From Deo Volente to Digital Video: The Flight to Secularism

Posted by on Oct 30, 2015 in Blog | 0 comments

To keep the blog going while Rosemary and I are on holiday, I have drawn on some articles I wrote for Perth’s Advocate newspaper. This one originally appeared in 2012, and I have now updated it slightly.  We all sense that the climate in which we practice our faith is changing. This post examines the shift from a soft to a hard secularism. Though at times a little tongue in cheek, the underlying issues are of great significance. Hope you enjoy it…

My mother-in-law is a wonderful human being who has almost adjusted to life in the 21st century whilst clearly remaining a product of the 20th. You see it in the letters she writes – no emails or text messages from her! Liberally scattered around her correspondence is the dv abbreviation qualifying all statements of intent. So she writes, ‘Shoulder still worrying me. I will visit the doctor tomorrow (dv) and then have afternoon tea with Adie (dv).’

The news is long out of date when we receive it, but phone calls usually confirm that the dv proviso has been met. For those mystified by the abbreviation, dv is the abbreviation for the Latin words Deo volente. Lest you remain unenlightened, Deo is from the Latin root Deus, meaning God, and volente from the Latin root volens, meaning willing. Put them together and dv stands for God willing.

Adding the letters dv alongside all stated plans was a popular expression of piety in the first half of the twentieth century. Biblical scholars cite the text from which it arose, James 4:13-15 to be precise, ‘Now listen, you who say, “Today or tomorrow we will go to this or that city, spend a year there, carry on business and make money.” Why, you do not even know what will happen tomorrow. What is your life? You are a mist that appears for a little while and then vanishes. Instead, you ought to say, “If it is the Lord’s will, we will live and do this or that.”’ If it is the Lord’s will – dv – Deo volente.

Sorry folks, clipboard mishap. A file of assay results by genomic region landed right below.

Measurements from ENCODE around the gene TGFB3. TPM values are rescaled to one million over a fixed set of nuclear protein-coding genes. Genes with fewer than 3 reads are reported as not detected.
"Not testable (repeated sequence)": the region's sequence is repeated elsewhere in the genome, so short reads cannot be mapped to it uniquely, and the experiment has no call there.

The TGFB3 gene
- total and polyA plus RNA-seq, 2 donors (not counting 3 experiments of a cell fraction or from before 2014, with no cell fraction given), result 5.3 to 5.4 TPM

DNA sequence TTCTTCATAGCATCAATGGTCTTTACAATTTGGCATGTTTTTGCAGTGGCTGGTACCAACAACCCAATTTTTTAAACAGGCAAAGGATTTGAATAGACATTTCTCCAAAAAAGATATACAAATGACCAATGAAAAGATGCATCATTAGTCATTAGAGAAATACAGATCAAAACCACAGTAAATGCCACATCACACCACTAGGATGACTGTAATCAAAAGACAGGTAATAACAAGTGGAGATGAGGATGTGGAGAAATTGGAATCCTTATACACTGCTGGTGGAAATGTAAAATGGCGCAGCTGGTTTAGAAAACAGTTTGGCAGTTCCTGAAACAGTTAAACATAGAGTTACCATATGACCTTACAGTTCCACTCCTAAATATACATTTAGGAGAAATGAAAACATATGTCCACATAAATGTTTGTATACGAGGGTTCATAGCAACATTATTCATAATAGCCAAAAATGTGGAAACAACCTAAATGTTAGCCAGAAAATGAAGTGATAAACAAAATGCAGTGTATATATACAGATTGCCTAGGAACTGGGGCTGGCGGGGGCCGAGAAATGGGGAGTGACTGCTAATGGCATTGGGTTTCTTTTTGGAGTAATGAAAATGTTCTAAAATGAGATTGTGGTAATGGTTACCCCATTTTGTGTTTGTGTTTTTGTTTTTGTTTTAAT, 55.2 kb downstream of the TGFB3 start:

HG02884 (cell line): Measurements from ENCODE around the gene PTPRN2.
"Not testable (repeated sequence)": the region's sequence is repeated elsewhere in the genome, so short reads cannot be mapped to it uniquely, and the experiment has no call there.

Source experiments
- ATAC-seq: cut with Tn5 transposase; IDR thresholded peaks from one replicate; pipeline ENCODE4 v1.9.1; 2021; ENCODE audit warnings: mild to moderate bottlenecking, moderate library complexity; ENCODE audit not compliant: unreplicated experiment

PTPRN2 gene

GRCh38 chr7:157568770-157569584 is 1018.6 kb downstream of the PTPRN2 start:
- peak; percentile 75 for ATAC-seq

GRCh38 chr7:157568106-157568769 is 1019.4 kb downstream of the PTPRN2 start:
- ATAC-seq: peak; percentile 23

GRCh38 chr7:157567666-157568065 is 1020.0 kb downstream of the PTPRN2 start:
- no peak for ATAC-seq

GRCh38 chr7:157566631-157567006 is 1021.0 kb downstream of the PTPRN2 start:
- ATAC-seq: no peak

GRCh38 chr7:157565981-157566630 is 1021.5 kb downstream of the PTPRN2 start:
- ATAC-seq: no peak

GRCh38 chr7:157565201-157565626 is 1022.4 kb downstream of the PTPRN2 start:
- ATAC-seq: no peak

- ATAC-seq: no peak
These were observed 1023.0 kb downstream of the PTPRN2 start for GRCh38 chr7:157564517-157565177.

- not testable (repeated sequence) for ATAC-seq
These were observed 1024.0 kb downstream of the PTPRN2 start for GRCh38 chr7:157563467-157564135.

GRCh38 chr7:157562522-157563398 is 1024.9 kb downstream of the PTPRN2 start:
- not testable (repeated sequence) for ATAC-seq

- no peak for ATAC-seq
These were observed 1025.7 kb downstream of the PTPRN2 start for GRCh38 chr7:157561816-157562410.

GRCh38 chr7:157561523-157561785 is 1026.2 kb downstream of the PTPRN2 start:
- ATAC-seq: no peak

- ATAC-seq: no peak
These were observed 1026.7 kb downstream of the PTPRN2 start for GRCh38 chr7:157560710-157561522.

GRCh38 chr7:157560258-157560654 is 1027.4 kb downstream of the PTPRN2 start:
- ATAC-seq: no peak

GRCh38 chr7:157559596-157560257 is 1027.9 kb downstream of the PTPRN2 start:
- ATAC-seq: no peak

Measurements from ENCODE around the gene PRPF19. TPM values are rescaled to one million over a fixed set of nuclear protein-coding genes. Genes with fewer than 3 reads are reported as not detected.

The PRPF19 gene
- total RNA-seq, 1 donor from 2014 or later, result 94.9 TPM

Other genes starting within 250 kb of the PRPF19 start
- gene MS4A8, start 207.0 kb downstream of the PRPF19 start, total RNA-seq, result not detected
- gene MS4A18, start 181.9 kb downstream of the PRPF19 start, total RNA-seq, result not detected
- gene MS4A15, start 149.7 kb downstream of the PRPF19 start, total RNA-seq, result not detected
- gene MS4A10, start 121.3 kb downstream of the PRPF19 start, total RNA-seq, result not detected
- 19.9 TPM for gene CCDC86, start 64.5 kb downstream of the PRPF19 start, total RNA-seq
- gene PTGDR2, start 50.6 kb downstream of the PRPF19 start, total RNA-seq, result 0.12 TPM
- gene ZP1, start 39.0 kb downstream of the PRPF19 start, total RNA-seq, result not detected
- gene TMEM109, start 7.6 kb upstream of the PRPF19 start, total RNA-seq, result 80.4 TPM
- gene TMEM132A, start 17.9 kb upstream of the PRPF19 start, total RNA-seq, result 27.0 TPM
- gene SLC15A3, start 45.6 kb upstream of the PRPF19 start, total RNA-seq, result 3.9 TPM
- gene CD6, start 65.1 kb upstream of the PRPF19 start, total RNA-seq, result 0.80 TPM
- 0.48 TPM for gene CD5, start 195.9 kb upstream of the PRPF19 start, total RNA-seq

In our third millennium world, the dv habit has all but disappeared. Indeed, my Google search of ‘dv abbreviation’ (to check my Latin spelling) suggested that ‘digital video’ was the meaning of the mystery letters. Likewise my computer spell check insists that I am violating spelling conventions each time I type dv, and my iPad rather unhelpfully autocorrects all dv insertions to dvd. Suggestive images these. When did dv stop meaning ‘God willing’ and start to stand for ‘digital video’ or a misspelt ‘dvd’? Is the shift descriptive of our third millennium journey, a move away from an awareness of God and the provisional character of life?

There is no doubt that Australia is becoming an increasingly secular country. The latest census, whilst not a disaster for the church, reflects a continued slow but steady decrease in the number of people willing to claim some allegiance to the Christian faith, or any faith for that matter. Does our flight to secularism matter?

Given that we are in definition mode, perhaps it is as well to clarify what we mean by secularism. The free online dictionary (which my mother in law would never cite!), suggests that it means religious scepticism or indifference and that it reflects the view that religious considerations should be excluded from civil affairs, ethics and public education. If a secularist writes dv, you can be sure they don’t mean Deo volente.

There are however differing degrees of secularism. If we study the influence of the church in the broader society over the two thousand years of its existence, we quickly note periods when the church has been persecuted (a present reality in some parts of the world), whilst at the other end of the spectrum are times when the church has been hugely influential in society, sometimes even the power holder or power broker. Between these opposite poles, the church has often operated on the fringes of society. In Western society it has co existed with a soft secularism, though more recently we have seen a move towards a hard secularism.